I’ve built safecyclingmap.com, an open-source proof of concept map that renders cycleways and streets down to the individual lanes, to assist cyclists picking safe routes and support advocacy for reallocating road space to more efficient modes (as supported by the TfNSW Future Transport Strategy).
I’ve open sourced the backend infrastructure so that others can incorporate the details into their web and phone maps (see osm2streets-vector-tileserver or read below). This builds upon the incredible work of Dustin Carlino who leads the A/B Street traffic simulation project.
I wrote the initial vector tileserver from scratch in one afternoon in Typescript, calling the JS bindings for the Rust osm2streets code compiled to wasm. It generates GeoJSON which is then returned by Koa as a protobuf. I’ve spent some more hours improving performance, but there is much that could be improved.
The TfNSW Future Transport Strategy states “We will focus on getting more out of our existing investments, by reallocating road space to more efficient modes of transport like buses, walking, cycling and micromobility devices.”
This blog post explains how and why I built it.
Existing detailed street maps
Most street maps just use a line for each street:
Usually the colour of this line denotes how large or important the road is. If your city doesn’t have much dedicated bicycle infrastructure, picking a safe road can be a challenge.
In 2020 Google announced that it would be implementing more detailed street maps in selected cities:
Soon, you’ll be able to see highly detailed street information that shows the accurate shape and width of a road to scale. You can also see exactly where sidewalks, crosswalks, and pedestrian islands are located… We’ll start rolling out detailed street maps in London, New York, and San Francisco in the coming months, with plans to expand to more cities over time.A more detailed, colorful map, Aug 18th 2020, Google.
Justin O’Beirne, a prolific writer on the consumer maps competitive landscape, wrote in April 2022 that Google has released detailed street maps in 40 cities so far. No cities in Australia make up this list.
Open source competition
OpenStreetMap (OSM) is a free, editable map of the whole world that is being built by volunteers largely from scratch and released with an open-content license. Because of the license it has grown quickly and now rivals (and often exceeds) the detail of commercial map providers. OSM data is used in Instagram, Wikipedia, Strava, Snapchat, Uber and many others.
An project using this data has been quietly generating highly detailed street maps. Dustin Carlino started building the A/B Street traffic simulation app since around 2019, and as part of this released the osm2streets project. osm2streets takes OSM data and draws detailed shapes of streets – though didn’t yet support rendering into generic web or phone “slippy” maps as detailed on this Github issue.
I wrote an open source vector tileserver osm2streets-vector-tileserver to enable “slippy” web and phone maps to load the detailed car and bicycle lane information that osm2streets generates.
As a proof of concept, I’ve built safecyclingmap.com to consume the tiles produced by osm2streets-vector-tileserver. It is a visualisation of this detailed street data to assist cyclists with picking safe routes in cities with little dedicated cycling infrastructure.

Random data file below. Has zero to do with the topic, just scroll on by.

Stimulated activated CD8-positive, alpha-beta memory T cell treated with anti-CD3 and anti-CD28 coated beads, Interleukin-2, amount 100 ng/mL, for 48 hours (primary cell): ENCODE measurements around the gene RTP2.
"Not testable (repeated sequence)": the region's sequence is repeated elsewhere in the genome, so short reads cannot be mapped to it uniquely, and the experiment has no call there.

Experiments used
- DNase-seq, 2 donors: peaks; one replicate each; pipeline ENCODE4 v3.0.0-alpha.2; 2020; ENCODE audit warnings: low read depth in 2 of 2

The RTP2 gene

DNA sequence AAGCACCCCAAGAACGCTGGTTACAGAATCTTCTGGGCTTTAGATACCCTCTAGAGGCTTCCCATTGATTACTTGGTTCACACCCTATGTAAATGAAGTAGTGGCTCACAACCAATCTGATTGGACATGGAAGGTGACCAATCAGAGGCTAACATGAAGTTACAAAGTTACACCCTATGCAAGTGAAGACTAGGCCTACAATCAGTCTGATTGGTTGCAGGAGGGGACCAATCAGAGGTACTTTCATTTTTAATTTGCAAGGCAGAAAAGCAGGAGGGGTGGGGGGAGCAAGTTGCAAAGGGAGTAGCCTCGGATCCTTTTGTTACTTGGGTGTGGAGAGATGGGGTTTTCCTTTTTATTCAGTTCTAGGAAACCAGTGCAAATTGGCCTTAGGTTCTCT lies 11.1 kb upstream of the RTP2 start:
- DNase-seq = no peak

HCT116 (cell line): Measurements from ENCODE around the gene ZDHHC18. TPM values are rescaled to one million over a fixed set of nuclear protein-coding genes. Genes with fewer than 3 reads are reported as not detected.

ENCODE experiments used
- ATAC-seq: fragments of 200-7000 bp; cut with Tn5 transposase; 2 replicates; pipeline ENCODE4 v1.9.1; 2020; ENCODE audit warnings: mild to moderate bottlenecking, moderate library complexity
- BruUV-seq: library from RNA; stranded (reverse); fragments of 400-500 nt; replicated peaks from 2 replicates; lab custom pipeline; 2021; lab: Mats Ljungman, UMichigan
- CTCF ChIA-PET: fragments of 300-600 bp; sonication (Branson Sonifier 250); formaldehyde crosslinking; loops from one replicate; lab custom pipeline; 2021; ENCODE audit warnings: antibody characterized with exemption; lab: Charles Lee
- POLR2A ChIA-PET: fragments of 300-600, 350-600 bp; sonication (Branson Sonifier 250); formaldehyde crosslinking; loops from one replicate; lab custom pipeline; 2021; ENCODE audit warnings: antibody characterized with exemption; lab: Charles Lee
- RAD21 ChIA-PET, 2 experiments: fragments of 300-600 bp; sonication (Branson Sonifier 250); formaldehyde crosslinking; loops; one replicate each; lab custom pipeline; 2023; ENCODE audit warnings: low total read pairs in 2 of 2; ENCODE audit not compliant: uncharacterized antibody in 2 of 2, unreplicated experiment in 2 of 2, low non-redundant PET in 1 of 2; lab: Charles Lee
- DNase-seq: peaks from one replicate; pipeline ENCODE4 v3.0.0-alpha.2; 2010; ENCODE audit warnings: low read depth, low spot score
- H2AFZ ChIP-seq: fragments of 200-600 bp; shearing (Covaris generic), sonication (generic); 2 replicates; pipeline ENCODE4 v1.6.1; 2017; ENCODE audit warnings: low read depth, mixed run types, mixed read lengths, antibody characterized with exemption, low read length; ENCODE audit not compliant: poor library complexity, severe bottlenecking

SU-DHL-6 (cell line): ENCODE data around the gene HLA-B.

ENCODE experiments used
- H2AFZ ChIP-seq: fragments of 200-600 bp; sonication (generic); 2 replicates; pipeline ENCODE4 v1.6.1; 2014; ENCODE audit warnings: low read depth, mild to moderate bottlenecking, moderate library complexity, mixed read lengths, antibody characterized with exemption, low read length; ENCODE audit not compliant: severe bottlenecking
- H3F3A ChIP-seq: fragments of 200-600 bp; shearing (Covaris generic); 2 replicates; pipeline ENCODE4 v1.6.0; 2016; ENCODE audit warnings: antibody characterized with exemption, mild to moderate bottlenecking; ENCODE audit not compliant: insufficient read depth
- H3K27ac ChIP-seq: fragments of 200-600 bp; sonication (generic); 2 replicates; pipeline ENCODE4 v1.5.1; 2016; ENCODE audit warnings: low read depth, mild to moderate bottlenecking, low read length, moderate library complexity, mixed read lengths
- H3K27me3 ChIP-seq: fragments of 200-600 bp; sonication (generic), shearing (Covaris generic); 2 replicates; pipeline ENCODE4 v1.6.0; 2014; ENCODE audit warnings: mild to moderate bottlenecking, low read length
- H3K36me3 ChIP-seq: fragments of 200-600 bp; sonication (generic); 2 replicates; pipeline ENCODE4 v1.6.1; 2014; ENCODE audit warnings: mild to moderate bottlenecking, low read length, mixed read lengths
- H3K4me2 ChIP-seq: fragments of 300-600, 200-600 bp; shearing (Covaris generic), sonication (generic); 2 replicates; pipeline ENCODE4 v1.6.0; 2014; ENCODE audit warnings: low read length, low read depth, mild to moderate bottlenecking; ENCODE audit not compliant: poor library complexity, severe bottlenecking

Bear in mind: I initially wrote the tileserver in one afternoon, and I haven’t put much effort into reliably hosting the infrastructure yet, so this could be improved.
The backend works by taking vector tile requests from a frontend (with a url like https://api.safecyclingmap.com/tile/18/241180/157318).
Once a request is received, the tile at zoom level 15 that contains the requested tile as a subset is calculated.
The OSM XML is then fetched from a local Overpass Turbo instance for that superset tile, and the osm2streets street network output for this tile is generated (using the JS to wasm (Rust) bindings at https://www.npmjs.com/package/osm2streets-js).
Requested subset tiles are then generated using the street network object that covers the superset tile.
The geojson layers are then generated and combined, and returned to the client as a Protobuf.
If you have any questions or are interested in contributing, come and join the Matrix room at #osm2streets-vector-tileserver:matrix.org or raise a PR at https://github.com/jakecoppinger/osm2streets-vector-tileserver.
I’ve used two least-recently-used caches to cache the osm2streets network output, as well as the final individual vector tiles. Vector tiles requested that fit within the bounds of an in-progress zoom level 15 Overpass Turbo download (and associated network generation) busy-wait for the cache to become available (with a timeout if there is an error).
Currently it works in all of Australia, as downloading all map data for the entire world needs a larger hard drive! I needed 8GB of swap space to set up the docker image without a failure.
The frontend is currently hosted on Github pages (behind Cloudflare) because haven’t yet configured SSL config on AWS S3 for this domain.
The backend currently runs on a Vultr VPS, using Cloudflare Tunnel to send requests to
Further features that I think would be useful:
- Making it work worldwide by passing requests outside Australia to a public Overpass instance from https://wiki.openstreetmap.org/wiki/Overpass_API#Public_Overpass_API_instances – with the new caching there shouldn’t too much traffic
- Contributing to osm2streets to pass extra attributes in the vector tiles returned, such as:
- Speed of the street, to be able to colour code streets
- Level of the street, to hide underground roads